U.S. Federal Reserve Beige Book: Kansas City District (Text)

The following is the text of the Federal Reserve Board’s Tenth District-- Kansas City.

TENTH DISTRICT - KANSAS CITY

The Tenth District economy expanded moderately in July and early August with further gains anticipated during the coming months. Strong retail and auto sales fueled consumer spending with positive expectations for future sales. District manufacturing activity picked up, and some plant managers were hiring additional workers. Residential and commercial real estate markets continued to strengthen with an upswing in construction and a rise in sales. District banks reported improved loan quality and stable deposits, but slightly weaker loan demand. Agricultural growing conditions were affected by drought, but lower farm income expectations did not dampen farmland prices. District energy activity remained solid with stronger natural gas exploration offsetting a slight drop in oil drilling. The price of raw materials continued to trend higher, but finished goods prices generally held steady. More contacts commented that difficulty finding qualified labor, particularly in highly skilled fields, was placing modest upward pressure on wages. Most firms reported little or no effect on business activity from sequestration budget cuts, though some manufacturers reported a decline in defense orders and hotels noted fewer government employees were traveling.

Consumer Spending. Consumer spending strengthened in July and early August and was expected to rise further in coming months. District retailers reported higher sales, particularly for large-ticket home goods such as mid-priced appliances and furniture as well as seasonal items and clearance merchandise. However, sales of premium goods such as jewelry and high-end appliances slowed. Auto dealers reported somewhat easier access to credit and a rise in sales that was expected to continue in coming months. Economy cars and used vehicles sold well with strong demand for trucks in rural areas. Restaurant sales increased, as more diners paid higher average check amounts. Tourism activity remained solid through the summer, though gasoline sales were down from year-ago levels. After rising during the last survey period, District hotel owners reported a moderate drop in occupancy despite previous reductions in average room rates. Some hoteliers attributed fewer bookings to less government travel.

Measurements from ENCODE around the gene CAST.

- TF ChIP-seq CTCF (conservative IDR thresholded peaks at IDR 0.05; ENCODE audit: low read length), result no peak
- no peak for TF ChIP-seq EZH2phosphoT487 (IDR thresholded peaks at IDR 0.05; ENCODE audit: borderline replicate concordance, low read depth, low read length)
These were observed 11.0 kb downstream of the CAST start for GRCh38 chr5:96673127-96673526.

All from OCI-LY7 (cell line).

Manufacturing and Other Business Activity. Manufacturing activity rose moderately in July and early August while sales at high-tech service firms and transportation firms generally held steady. Following a downturn in June, District factory activity strengthened with increased production, especially for food processing, machinery and metal manufacturers. Some manufacturers noted a drop in orders from defense contractors due to federal spending cuts. Overall, however, the volume of new orders rose in July and was expected to strengthen during the next six months. In addition, a rise in the volume of shipments reduced order backlogs and finished goods inventories held steady. Plant managers indicated modest hiring and capital spending plans with solid expectations for future factory output. After slowing during recent survey periods, transportation activity stabilized, despite an upswing in prices charged. Several trucking firms noted more shipments of refrigerated goods. Sales at high-tech firms dipped during the survey period but were expected to bounce back during the next three months.

Real Estate and Construction. Residential and commercial real estate activity strengthened further in July and early August and was expected to remain robust through the fall. Home starts rose, though some builders were concerned that a shortage of skilled labor could constrain growth. Lot prices were expected to increase with tighter supplies of available sites. Sales at construction supply firms were up and some building materials, particularly drywall and roofing shingles, were in short supply. A rise in home sales supported higher home prices even with an uptick in the number of houses on the market. Residential mortgage lenders reported solid demand for home purchase loans but a sharp drop in refinancing activity that was attributed to higher interest rates. Commercial construction escalated during the survey period and was expected to expand further in the coming months. Commercial real estate prices and rents moved higher as sales activity picked up and vacancy rates trended down. Developers reported little change in access to credit.